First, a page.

North of the junction of the Mohawk and Hudson was the old town of Waterford, where the Erie Canal began its journey west — bypassing those powerful waterfalls. The locks are still there and still in operation for the infrequent tanker ships and ore barges that come and go to the Great Lakes. But the operation of the canal system is automated to the extent that it requires only a handful of people to run the locks now, and the town around them has deteriorated into slum and semi-slum garnished with a few convenience stores and pizza shops. There is no other commerce there. No matter how poor, the denizens are required to drive a car to a giant chain store for groceries or hardware or clothing.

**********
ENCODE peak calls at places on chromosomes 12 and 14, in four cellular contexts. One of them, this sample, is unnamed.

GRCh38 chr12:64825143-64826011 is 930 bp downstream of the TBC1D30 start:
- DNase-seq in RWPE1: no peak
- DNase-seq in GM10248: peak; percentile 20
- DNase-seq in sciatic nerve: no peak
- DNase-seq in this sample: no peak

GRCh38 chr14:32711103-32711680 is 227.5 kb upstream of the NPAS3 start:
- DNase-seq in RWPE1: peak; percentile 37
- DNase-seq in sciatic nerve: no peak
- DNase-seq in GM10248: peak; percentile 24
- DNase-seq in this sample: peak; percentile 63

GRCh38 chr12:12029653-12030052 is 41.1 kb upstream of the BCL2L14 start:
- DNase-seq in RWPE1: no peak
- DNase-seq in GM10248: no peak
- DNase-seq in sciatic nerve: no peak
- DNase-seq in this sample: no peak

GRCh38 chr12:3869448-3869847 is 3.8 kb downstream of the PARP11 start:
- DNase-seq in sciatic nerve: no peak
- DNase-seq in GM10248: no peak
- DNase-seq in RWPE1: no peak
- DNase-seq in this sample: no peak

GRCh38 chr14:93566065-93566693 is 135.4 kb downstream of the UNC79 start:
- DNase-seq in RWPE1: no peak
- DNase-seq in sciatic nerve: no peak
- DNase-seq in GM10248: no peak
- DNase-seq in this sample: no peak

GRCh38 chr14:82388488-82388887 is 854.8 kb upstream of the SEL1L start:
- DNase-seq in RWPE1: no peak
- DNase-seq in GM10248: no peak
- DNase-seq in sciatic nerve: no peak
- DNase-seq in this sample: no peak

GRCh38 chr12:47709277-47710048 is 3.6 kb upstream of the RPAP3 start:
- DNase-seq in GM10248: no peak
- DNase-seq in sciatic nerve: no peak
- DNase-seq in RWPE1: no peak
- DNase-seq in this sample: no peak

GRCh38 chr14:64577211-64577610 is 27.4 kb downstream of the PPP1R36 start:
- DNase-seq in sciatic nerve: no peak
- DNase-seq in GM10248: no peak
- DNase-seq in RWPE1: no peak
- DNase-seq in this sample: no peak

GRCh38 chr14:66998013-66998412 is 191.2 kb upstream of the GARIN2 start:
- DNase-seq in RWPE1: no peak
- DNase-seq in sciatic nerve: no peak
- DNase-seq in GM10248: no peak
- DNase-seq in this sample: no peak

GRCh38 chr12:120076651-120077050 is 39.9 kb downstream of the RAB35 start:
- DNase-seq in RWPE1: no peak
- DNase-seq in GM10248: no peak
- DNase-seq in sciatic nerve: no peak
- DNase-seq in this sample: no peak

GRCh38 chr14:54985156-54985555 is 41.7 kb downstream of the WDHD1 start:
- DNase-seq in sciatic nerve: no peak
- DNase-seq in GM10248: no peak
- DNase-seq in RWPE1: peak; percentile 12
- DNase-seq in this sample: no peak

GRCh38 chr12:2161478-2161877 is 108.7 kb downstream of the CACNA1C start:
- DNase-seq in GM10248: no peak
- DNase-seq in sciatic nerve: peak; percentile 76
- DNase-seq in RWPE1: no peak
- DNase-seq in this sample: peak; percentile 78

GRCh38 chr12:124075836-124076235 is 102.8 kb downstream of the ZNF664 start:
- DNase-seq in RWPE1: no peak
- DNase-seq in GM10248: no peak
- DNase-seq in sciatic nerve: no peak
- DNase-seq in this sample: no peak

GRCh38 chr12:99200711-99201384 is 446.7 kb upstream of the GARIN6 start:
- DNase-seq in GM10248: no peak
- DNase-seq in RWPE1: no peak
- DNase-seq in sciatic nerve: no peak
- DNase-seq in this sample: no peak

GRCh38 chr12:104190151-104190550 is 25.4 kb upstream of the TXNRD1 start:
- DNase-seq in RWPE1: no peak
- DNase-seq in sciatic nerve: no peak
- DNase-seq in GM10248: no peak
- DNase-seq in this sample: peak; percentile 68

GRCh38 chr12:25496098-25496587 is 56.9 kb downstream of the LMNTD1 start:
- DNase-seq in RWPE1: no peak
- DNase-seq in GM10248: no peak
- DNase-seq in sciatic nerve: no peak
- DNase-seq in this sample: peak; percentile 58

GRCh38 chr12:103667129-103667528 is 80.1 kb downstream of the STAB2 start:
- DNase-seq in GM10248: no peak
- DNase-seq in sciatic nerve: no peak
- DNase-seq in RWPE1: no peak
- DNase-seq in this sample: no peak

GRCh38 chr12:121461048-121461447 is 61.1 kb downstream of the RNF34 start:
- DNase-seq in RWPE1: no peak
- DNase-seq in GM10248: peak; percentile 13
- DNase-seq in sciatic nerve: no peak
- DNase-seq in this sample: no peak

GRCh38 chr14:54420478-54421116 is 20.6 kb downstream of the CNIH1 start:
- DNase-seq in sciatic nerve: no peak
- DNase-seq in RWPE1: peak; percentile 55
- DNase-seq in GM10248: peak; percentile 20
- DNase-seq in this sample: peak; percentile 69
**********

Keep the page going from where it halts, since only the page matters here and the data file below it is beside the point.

As you leave Waterford, the river road becomes a suburban corridor of 1960s-vintage ranch houses and stand-alone small retail business buildings which, if used at all now, are mostly hair salons, chiropractic studios, and other services not generally rendered by the chain stores. All this stuff was deployed along the road with the expectation that Americans would be driving cars cheaply forever. Now that this is distinctly no longer the case, corridors like this are entering their death throes. The awfulness of the design and construction of these buildings is now especially vivid as the plywood de-laminates, and the vinyl soffits fall off, and the dinge of neglect forms a patina over it all. Hopelessness infects this landscape like a miasma. Whatever young adults remain in these places are not thinking about a plausible future, only looking to complete their full array of tattoos and lose themselves in raptures of sex, methedrine, and video aggression.